sanitation information utilization in the

study area.

 Assess the level of utilization of

water sanitation information by the

respondents study area.

Hypothesis of the study:

H0 1: There is no significant relationship

between the benefits derived from water

sanitation information and the level of water

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Available online: https://edupediapublications.org/journals/index.php/IJR/ P a g e | 1213

2. METHODOLOGY

The study was carried out in

Oyo-State, Nigeria. Oyo State falls appropriately

between 20381 and 40351 East of Greenwich

Meridian. The state is bounded on west

byOsun State and the republic of Benin and

in the North and South by Kwara and Ogun

State respectively. The state lies in south

western of the crystalline basement complex

of Nigeria. Also known as the western

upland, the crystalline basement complex

areas had a relatively tidy relief with

elevations varying from 220m to 650m

above sea level, with occasionally steep hills

of exposed bedrock (inselberg) rising higher

than the undulating plain. The

undifferentiated basement complex rocks

made up of migmatities and geneisses are

the most predominant rock type in the area,

especially around Saki, Kishi and Sepeteri in

the Northern part, as well as Ayete,

Ado-Awaye, Lanlate and Eruwa in the Southern

part.

The population of the study were all the rural households in Oyo State of Nigeria.

A multistage sampling technique was

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Available online: https://edupediapublications.org/journals/index.php/IJR/ P a g e | 1214

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Available online: https://edupediapublications.org/journals/index.php/IJR/ P a g e | 1215

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Available online: https://edupediapublications.org/journals/index.php/IJR/ P a g e | 1216 Table 1: Sampling procedure of the rural household heads from selected local government areas across Oyo state

Agric Zones Block Selected villages based on

WATSAN Activities Respondentsselected

Ibadan/Ibarapa Sub total Akinyele Ibarapa east 2 Onidudun Olanla Adeekola Maya 4 19 16 18 22 65 Ogbomoso Sub total Oriire

Ogo - Oluwa

2 Ajinapa Aje Pontela Lagbedu 4 15 10 15 15 55 Saki Sub total Saki east Olorunsogo 2 Agbonle OjeOwode BudoAlhaji TesiGaruba 4 20 12 13 15 60 Oyo Sub total Iseyin Oyo East Ado Ogun Isherin Agboin Akinpeju 15 15 20 15 55

Grand total 8 16 230

The tools and procedure that were employed elucidated the objectives of the study: this includes the following.

Descriptive statistics:

They are the mean, percentages and frequency distribution. These were used as

tools to describe the socioeconomic

characteristics of respondents, their income

generating activities and specific projects

benefited by respondents.

Chi square:

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Available online: https://edupediapublications.org/journals/index.php/IJR/ P a g e | 1217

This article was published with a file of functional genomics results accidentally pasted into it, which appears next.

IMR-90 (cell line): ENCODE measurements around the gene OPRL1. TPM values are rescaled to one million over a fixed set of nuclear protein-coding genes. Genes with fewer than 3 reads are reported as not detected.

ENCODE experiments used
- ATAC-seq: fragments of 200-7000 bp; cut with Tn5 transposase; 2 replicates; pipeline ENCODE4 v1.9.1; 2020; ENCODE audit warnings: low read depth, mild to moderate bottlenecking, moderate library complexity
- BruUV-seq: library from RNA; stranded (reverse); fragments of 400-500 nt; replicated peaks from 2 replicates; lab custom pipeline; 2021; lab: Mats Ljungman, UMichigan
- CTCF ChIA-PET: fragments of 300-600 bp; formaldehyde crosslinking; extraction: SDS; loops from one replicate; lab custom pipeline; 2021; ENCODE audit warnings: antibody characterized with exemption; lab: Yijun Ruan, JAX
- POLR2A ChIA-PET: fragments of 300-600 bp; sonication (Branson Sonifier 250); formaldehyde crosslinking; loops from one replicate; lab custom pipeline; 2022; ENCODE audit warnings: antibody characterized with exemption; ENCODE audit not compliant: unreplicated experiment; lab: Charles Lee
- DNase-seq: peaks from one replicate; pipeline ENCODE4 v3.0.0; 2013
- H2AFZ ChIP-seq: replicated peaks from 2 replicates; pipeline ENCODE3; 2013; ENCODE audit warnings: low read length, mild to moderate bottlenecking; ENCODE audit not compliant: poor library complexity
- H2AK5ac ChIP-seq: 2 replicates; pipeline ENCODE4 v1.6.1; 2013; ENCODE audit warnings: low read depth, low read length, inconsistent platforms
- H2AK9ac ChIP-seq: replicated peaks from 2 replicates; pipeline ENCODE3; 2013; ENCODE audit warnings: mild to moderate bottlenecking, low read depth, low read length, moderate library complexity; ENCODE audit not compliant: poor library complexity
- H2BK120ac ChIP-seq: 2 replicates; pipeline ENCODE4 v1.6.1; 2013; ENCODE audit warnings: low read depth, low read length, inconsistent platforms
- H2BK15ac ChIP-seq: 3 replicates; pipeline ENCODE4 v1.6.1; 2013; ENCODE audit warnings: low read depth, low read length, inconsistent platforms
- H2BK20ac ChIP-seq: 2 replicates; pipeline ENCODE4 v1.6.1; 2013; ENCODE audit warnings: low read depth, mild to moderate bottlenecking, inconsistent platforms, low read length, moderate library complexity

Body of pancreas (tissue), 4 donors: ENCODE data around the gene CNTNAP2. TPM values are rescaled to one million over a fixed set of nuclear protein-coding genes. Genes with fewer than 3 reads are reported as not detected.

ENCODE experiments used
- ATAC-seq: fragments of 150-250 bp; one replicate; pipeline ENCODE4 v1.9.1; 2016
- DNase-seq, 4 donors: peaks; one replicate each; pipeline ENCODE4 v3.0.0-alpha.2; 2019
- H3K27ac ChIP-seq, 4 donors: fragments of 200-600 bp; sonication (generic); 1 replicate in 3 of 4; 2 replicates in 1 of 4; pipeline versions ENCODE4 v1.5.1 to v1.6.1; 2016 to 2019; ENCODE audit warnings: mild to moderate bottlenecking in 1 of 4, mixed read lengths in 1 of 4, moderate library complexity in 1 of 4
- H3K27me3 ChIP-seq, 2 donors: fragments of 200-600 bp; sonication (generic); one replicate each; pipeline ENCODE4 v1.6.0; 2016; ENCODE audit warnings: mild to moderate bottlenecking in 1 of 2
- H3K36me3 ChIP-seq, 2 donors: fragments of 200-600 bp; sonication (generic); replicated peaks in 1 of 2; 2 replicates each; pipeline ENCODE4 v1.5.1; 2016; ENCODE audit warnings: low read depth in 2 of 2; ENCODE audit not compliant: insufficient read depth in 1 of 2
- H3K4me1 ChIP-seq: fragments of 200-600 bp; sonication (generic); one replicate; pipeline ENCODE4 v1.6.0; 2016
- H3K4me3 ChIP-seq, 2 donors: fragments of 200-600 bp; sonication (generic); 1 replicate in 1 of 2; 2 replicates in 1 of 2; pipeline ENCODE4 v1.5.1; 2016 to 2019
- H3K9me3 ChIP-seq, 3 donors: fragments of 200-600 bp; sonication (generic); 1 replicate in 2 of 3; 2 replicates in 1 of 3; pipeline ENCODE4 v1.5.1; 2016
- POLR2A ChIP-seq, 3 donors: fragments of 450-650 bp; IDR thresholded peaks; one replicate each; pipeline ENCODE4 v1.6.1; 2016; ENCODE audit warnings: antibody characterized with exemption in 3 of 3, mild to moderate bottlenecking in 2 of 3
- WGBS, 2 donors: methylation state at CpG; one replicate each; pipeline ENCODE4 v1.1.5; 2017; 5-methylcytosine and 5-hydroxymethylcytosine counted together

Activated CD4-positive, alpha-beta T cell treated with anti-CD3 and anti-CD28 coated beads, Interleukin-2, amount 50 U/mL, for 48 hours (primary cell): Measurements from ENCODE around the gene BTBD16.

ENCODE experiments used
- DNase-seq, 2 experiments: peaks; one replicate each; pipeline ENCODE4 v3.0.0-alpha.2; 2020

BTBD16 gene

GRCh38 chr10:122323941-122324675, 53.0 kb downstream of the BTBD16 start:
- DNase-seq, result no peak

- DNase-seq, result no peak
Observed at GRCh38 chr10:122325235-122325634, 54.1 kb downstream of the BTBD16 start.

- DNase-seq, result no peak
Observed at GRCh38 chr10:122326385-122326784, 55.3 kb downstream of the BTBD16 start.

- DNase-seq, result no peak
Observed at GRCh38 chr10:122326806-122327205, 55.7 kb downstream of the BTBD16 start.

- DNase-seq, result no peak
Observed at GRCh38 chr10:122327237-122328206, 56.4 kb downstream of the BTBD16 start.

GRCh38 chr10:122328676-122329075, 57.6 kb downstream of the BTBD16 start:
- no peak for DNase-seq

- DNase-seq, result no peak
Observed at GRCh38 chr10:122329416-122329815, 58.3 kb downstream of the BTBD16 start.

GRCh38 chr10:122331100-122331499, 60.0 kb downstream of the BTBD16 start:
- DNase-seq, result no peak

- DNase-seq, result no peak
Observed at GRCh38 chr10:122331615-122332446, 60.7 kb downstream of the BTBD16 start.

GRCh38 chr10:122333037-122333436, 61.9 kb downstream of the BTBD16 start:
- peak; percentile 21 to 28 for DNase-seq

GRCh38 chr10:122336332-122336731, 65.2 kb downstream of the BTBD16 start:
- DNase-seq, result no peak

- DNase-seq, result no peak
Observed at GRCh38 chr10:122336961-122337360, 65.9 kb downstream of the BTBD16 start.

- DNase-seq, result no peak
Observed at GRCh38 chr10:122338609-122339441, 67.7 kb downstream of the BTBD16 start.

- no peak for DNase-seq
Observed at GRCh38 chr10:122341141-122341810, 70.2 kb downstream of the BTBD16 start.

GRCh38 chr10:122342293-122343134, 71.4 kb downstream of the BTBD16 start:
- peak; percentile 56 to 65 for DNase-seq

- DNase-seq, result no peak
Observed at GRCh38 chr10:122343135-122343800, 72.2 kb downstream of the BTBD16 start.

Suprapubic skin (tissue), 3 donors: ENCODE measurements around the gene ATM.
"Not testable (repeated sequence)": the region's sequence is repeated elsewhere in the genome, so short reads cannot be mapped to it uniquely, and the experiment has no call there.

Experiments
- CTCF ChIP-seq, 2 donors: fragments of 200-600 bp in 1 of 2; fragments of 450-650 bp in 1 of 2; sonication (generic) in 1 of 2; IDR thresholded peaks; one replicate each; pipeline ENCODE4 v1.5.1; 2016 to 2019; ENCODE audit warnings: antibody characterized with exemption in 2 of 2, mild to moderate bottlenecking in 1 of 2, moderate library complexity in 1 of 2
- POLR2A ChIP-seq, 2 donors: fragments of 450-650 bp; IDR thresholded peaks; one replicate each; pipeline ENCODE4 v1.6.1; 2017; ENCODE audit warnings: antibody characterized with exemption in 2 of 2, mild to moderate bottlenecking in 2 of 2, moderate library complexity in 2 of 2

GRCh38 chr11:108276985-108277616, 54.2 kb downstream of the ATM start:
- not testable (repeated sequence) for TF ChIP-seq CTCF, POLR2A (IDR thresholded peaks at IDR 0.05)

3. RESULTS AND DISCUSSION

Distribution of respondents by farming

experience shows 26 per cent of the

respondents having between1– 10 years of

experience in crop production 29 percent of

the respondents had between 11 and 20

years while 21.3 percent of the respondents

had between 21 and 30 years of farming

experience. Another 13 percent of the

respondents had between 31 and 40, 5.6

percent had between 41 and 50 years while

4.8 percent of the respondents had between

51 – 60 years of experience. The mean year

of experience is 22.58 years.

The result shows that the farmers were very

experienced in crop production which will

make them to be versatile with regards to

production systems and may therefore be

better able to assess the risk involved in

farming than the inexperienced ones. This

high level of farming experience is also

expected to significantly improve their farm

outputs because of the understanding of the

production processes which would

invariably lead to more income to be able to

implement water sanitation information.

This is in support of Adeola and Ayoade

(2009) who opined that experience comes

with age, and in traditional society the older

a farmer gets, the more his opinion is

respected and sought after in decision

making.

The distribution of respondents by the

membership of social organization shows 83

per cent of the respondents belong to one

social organization or the other while 17 per

cent did not belong to any social

organization. Majority of the respondents

are members of one social organization or

the other. This could enable them to have

access to various information and even fund

that will help improve their production. The

implication of this finding is that

highmembership of social organization by

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Available online: https://edupediapublications.org/journals/index.php/IJR/ P a g e | 1218 .This finding agrees with that of Colliers,

(1998) who found that people that

belonged to many social organizations